The Bad-Ass Librarians of Timbuktu is a great title for a book. Fiction or Non-Fiction, it’s great. When I first heard the title before it came out last year, I was intrigued. When I heard the summary, I was sold. It took a few months to hit the top of my to-read pile, but here we are.
Looking at reviews on Goodreads and Amazon, it seems a lot of people are complaining ‘I don’t want all this history, I want the bad-ass librarians!’ But the question is, can you understand how bad-ass they are if you don’t know the history?
This book covers four broad areas
1) Abdel Kader Haidara being seduced into the work of collecting the books of Mali that are hidden away (based mainly on the colonial era) into a central location where they can be properly conserved, studied and referenced. Considering the experience of people opening up trunks kept carefully locked, only to find that insects have made a meal of the precious hand-written manuscripts (yes, I know that phrase was redundant), it’s clear that it was a task well worth taking on.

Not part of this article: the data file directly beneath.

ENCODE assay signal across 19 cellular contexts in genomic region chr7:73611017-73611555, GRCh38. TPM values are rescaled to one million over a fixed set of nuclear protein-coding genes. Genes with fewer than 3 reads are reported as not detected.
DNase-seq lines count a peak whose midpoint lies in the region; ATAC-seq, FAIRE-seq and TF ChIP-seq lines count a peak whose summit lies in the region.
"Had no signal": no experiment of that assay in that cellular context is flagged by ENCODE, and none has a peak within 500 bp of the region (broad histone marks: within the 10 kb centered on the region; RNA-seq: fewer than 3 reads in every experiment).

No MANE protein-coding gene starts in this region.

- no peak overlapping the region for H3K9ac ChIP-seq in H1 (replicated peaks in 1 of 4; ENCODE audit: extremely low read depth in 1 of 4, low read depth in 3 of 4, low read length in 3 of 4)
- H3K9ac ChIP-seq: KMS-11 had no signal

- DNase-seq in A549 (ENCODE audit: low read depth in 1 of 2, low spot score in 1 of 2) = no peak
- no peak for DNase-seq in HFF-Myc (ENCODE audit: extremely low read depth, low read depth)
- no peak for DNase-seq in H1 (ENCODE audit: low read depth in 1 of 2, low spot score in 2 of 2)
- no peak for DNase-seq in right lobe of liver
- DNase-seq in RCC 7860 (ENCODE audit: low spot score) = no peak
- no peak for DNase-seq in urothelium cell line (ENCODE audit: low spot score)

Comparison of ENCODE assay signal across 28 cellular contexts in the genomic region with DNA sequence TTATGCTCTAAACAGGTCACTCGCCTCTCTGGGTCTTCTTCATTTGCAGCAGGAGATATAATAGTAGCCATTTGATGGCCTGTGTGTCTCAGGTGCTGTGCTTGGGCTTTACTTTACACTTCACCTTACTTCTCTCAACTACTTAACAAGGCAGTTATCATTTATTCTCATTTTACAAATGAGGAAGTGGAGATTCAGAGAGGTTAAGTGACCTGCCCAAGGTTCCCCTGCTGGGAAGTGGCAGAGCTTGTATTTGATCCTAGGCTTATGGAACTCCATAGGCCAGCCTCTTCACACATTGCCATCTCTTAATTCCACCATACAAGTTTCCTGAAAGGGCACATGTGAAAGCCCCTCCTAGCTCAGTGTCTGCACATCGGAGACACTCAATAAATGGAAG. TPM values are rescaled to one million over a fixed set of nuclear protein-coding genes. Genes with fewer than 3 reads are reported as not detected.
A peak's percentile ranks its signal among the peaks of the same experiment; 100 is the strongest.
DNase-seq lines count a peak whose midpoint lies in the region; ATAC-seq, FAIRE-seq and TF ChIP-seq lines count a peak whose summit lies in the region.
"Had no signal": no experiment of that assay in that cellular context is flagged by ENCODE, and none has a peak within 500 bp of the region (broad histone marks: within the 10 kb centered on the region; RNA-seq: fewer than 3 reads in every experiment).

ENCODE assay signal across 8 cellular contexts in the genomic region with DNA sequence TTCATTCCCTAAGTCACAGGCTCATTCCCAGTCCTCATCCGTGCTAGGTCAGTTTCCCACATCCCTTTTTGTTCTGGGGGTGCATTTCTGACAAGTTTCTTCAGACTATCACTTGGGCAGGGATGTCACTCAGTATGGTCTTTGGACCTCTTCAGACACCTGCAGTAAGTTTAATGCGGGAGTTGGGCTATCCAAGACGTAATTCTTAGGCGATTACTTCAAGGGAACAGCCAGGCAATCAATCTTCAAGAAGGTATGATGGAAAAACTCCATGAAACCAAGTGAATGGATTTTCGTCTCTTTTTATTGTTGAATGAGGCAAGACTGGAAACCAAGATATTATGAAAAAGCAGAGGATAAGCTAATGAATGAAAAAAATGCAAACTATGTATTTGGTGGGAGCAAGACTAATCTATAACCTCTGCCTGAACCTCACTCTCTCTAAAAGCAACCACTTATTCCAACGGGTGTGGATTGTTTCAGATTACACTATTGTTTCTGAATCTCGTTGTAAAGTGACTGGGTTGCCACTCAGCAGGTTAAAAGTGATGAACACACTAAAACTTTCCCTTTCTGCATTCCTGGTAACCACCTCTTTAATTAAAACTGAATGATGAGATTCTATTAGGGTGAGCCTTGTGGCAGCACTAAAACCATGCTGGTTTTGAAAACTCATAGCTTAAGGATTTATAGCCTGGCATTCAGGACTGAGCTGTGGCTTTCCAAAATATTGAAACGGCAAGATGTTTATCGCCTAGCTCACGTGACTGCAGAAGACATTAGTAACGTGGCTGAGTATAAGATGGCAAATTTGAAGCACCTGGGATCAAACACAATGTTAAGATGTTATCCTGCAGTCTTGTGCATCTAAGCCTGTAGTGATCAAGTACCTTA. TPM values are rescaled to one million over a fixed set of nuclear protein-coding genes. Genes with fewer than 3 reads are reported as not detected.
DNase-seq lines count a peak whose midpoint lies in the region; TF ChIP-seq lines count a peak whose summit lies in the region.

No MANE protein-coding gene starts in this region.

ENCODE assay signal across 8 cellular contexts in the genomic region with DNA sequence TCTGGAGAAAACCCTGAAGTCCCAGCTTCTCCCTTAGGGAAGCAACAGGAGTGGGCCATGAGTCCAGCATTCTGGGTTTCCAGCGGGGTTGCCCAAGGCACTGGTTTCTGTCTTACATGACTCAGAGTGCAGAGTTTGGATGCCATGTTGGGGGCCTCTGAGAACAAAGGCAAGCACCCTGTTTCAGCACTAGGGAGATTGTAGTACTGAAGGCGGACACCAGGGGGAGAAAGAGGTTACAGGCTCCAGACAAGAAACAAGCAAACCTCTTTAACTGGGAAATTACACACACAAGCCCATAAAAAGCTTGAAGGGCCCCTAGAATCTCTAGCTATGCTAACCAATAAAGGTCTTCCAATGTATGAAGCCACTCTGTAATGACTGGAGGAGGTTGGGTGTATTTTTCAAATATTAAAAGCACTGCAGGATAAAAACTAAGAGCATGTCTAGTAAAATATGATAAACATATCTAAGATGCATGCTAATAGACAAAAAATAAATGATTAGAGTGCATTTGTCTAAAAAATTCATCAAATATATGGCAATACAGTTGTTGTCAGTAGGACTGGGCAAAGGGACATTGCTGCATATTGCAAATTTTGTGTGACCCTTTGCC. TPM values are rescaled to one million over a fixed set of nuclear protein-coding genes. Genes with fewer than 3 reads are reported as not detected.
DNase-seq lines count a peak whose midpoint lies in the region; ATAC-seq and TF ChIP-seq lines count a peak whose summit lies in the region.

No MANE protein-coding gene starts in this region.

2) The history of Mali and Timbuktu in particular to explain why the region is home to so many historically significant books.
3) The rise of Islamic Extremists in the region and how they seized control of much of Mali.
4) And finally, Haidara and other librarians recognizing the great danger to their treasures, going to great lengths to smuggle them out of the extremist-controlled areas, and the continuing danger from the environment as they wait for the right time to return the books to the many libraries of Timbuktu (things are still a little too fraught to do so yet, and the conditions the books are currently stored in are not kind to such fragile books).
I consumed this book as an audiobook, and I have to admit, the narrator did a fantastic job with names that must have been difficult to read out loud without stumbling. Instead, they rolled off his tongue completely naturally. It was a very pleasant way to spend my commute.